Naturally this is tremendously exciting news. As I posted about before, 2013 was an intense year as we not only started building our convergent platform, but also the many inter-connecting pieces too such as our SDK, image based updates, Mir, app developer platform, platform services, app insulation, developer portal, and more. As a result of this work, since May 2013 I have been running Ubuntu full-time on my phone and we are in great shape.
In the last year my team has been heavily focused on building a new community; our Ubuntu app developer community. I have directed many resources in my team here for a number of reasons that I believe are of strategic importance to the future health, growth, and opportunity of Ubuntu and our community.
Firstly, we want Ubuntu to instill a level of simplicity, elegance, and power that is not just present in the default platform, dash, scopes, and services, but also emphasized across the apps that users want to use. This means kickstarting a new generation of apps inspired by the design and development principles that are driving our convergence vision and using a simple and powerful app developer platform so devs can go from idea to app store as quickly and easily as possible.
Secondly, I personally believe that apps are key to our success. I suspect that OEMs and carriers will be even more motivated by a platform with great apps and a powerful developer platform, I believe that users will be attracted to a platform with great apps, and I believe that developers will want to build apps for a platform that is both fun to use and develop for.
Thirdly, I believe there is a huge opportunity to refine and innovate in so many areas of our app developer platform and community. Everything from the tooling to knowledge and support to publishing can be optimized and refined to build the very best developer platform.
As such, in my peanut-sized brain the apps are where much of my team’s strategy should be focused.
I am delighted by the progress we are making here. As I wrote about a few days ago, there is lots of wonderful work going on and fresh features and improvements landing soon. Our Ubuntu app developer platform is growing in leaps and bounds and I am really proud of the efforts of so many people.
Now, while I am proud of where we are today, I am not going to compromise until we have the best developer platform in the world.
So, how does this all relate to the bq and Meizu news?
Well, this news starts the ball rolling on the first set of devices that are going to be hitting the market. This in-turn will result in a general consumer audience starting to use Ubuntu on smart-phones. While today we have thousands of developers flashing their phones with Ubuntu and eagerly writing apps and using other people’s apps, the injection of general consumers will build even more motivation and momentum for our app developers to create apps they are truly proud of and that will be of interest to a new generaton of Ubuntu smart-phone users. As a musician I can tell you that having an audience makes everything that much more worthwhile, and I think it is the same our developers who are about to get a new audience growing around them.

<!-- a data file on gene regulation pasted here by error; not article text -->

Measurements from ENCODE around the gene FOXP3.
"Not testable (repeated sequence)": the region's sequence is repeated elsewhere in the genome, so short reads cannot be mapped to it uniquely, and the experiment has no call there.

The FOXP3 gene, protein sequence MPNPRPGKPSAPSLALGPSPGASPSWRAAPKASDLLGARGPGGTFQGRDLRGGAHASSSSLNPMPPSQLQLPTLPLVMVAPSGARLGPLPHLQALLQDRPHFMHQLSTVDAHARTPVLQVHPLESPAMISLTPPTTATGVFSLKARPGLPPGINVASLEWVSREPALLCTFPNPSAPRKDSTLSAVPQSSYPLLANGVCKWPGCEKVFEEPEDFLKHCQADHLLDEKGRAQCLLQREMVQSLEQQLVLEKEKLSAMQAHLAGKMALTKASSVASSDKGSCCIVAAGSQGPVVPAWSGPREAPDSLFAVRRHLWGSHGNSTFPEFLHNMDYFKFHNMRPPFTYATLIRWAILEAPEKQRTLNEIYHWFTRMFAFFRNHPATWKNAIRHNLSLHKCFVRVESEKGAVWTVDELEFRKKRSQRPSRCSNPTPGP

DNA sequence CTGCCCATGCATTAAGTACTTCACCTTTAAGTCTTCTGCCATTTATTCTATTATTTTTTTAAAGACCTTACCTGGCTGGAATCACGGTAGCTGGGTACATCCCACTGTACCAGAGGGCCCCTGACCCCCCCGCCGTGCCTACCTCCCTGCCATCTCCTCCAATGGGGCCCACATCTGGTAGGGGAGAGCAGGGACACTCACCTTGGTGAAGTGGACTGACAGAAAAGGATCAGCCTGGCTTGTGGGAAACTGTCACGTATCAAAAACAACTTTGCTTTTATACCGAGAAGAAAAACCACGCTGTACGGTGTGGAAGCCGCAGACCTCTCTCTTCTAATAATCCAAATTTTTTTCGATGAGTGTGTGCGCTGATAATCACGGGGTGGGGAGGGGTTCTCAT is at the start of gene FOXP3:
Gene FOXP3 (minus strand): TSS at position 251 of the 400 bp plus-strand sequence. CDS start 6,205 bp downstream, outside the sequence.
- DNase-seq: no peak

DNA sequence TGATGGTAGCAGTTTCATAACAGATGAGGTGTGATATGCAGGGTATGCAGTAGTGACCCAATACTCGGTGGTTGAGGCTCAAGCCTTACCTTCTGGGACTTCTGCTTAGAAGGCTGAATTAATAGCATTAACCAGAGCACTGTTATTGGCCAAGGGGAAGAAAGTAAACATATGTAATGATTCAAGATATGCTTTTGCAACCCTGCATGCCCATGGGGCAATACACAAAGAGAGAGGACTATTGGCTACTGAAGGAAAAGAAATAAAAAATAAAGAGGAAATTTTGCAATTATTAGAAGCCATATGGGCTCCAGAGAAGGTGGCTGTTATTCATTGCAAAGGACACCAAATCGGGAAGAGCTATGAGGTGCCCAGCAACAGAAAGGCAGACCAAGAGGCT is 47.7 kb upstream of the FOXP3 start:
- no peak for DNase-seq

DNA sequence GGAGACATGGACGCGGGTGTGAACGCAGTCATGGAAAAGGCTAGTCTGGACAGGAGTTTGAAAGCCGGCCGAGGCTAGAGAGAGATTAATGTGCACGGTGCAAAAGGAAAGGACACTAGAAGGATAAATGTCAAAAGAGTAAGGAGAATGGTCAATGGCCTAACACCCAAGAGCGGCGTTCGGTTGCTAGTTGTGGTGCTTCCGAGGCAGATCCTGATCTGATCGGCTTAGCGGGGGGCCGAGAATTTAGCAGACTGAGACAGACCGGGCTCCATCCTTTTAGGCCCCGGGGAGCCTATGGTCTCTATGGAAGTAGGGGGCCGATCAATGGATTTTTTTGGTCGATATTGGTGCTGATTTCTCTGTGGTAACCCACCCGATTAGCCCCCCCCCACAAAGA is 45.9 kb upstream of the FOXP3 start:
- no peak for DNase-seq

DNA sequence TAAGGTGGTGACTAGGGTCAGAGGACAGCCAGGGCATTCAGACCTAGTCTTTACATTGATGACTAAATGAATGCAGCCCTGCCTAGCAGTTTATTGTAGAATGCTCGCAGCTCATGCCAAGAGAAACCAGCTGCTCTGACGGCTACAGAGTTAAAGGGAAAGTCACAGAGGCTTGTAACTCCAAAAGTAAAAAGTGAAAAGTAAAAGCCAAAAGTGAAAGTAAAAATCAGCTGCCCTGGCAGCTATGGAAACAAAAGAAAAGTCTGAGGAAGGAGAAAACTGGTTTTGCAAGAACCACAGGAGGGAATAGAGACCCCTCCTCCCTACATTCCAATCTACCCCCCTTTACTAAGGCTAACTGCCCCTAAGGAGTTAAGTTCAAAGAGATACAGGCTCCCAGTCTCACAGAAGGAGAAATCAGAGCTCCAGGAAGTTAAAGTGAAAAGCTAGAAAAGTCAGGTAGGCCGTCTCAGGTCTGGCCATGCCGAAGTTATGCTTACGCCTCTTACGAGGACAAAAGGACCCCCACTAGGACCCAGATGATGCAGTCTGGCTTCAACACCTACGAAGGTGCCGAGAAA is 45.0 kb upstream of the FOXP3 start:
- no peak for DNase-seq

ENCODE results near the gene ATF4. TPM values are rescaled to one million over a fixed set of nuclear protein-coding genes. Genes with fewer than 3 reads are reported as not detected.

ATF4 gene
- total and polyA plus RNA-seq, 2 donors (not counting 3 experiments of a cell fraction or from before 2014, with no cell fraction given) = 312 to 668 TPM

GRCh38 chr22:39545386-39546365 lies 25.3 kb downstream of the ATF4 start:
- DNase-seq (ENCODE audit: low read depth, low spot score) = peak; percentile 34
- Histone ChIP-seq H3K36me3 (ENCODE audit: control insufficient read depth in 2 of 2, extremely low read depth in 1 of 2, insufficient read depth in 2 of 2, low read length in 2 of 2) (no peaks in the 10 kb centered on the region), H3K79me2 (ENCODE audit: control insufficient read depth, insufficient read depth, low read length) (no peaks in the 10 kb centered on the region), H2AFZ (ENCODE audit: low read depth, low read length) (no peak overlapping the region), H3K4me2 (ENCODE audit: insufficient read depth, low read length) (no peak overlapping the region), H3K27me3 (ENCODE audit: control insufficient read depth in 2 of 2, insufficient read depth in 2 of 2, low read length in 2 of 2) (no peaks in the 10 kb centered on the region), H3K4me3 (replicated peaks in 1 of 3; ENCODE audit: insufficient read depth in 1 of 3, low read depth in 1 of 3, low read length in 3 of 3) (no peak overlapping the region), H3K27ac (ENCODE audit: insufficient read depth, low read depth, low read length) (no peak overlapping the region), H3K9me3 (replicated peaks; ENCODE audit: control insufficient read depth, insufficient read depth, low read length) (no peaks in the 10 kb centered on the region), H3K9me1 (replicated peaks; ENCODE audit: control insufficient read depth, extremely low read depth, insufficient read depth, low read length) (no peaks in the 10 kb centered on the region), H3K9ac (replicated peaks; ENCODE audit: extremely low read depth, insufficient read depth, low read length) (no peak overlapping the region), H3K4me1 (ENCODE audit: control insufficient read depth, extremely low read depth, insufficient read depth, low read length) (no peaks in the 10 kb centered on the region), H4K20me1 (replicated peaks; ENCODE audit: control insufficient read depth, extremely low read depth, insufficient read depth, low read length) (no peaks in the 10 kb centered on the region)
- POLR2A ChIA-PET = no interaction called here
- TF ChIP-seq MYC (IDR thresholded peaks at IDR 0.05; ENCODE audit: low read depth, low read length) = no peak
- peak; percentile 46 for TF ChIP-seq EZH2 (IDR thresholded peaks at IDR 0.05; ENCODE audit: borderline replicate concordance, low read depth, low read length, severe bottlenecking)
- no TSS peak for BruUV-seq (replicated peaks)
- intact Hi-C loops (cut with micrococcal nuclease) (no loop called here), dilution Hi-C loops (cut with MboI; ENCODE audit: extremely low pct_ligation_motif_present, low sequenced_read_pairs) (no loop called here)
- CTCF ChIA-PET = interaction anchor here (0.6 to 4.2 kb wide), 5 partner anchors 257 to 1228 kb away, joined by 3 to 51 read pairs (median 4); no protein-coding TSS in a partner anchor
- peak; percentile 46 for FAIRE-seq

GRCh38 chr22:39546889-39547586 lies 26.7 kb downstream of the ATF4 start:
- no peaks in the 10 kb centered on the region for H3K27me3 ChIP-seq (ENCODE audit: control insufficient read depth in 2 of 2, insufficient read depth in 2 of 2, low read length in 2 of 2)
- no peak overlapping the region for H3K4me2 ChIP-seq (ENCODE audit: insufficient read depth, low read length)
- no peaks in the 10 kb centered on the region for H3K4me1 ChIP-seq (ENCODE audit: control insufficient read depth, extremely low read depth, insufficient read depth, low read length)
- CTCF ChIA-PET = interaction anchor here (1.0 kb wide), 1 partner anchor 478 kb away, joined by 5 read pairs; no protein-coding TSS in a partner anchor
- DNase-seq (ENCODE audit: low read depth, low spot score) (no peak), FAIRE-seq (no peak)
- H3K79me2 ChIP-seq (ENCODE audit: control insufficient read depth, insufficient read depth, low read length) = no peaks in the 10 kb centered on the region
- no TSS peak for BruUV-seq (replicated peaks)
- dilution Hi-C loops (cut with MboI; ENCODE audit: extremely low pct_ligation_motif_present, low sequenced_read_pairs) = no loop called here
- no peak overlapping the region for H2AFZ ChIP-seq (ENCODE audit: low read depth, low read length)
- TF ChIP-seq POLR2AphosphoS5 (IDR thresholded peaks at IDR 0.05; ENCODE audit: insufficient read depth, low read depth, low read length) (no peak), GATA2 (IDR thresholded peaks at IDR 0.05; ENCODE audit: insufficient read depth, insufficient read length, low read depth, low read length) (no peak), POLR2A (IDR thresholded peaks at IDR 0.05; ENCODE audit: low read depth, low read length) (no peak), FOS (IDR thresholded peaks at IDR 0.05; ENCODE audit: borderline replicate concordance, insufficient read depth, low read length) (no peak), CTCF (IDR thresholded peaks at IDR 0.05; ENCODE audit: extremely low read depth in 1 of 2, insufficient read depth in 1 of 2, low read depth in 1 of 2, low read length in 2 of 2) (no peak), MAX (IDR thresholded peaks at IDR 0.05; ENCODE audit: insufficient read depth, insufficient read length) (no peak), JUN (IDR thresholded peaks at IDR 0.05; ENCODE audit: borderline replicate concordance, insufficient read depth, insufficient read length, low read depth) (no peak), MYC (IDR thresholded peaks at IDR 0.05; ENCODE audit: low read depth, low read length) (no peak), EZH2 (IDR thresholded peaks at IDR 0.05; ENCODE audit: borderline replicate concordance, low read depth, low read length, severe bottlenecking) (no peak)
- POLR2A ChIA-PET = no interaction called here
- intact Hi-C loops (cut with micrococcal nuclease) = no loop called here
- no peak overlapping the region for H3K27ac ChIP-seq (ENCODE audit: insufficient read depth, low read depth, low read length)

These are tremendously exciting times. Our vision is ambitious but every day the momentum grows and I delighted you are all joining the journey with us. Let’s do this, friends!
I was rather excited to receive my box set of Doctor Who: Dark Eyes 2 today. Not just because it’s the follow-up to the BBC Audio Drama Award-winning first series. Here’s the splendid artwork that accompanies the 4 CD release:
You see the photographs of Nicola Walker from Spooks on the box, album art and even the disk itself? I took those! Thanks to the design wizardry of Damien May they blend seamlessly with the photographs of Paul McGann, Ruth Bradley and Alex Macqueen in costume that they already had. It’s tremendously exciting to see one’s efforts printed on an actual BBC authorised CD.
Nick Briggs (Executive Producer and voice of the Daleks) asked if I could attend the recording session at the studio to photograph Nicola, Alex, Ruth and other cast members. Not knowing exactly what I would encounter when I got there, I tried to cover all the possibilities. I ended up shooting using off camera flash to get the dramatic lighting suitable for the covers and album art, and natural light for the more straight-forward shots. It was fascinating to see how a complex audio drama is recorded, and yes, the lunches at the Big Finish studios are every bit as good as they are made out to be!
I can see more of my photos of Ruth (below), Alex and Nicola in issue 60 of Big Finish’s free magazine, Vortex. Dark Eyes 2 is available now from bigfinish.com. I suppose I better go and listen to it now!Pin It
In cycling, a ride's Training Stress Score is a function of that ride's duration, average power and the intensity of the ride relative to the rider's capability. This Slowtwitch article provides a good overview on how intensity and TSS is calculated on a bike.
However, having TSS values for other sports allows a multisport athelete to take into consideration the physiological cost of activities in different sports. This is achieved by ensuring, say, 50 TSS on the bike "counts" the same as a 50 TSS run.
This can be used to simply determine the length, intensity and scheduling of an athletes next workout (to ensure adequate recovery) regardless of the combination of sports, or to identify the athlete's long-term tolerance to—and targets for—training load using metrics such as Chronic Training Load.
To make this possible when using Strava, I wrote a Chrome extension that estimates the TSS score of a run from its Grade Adjusted Pace distribution: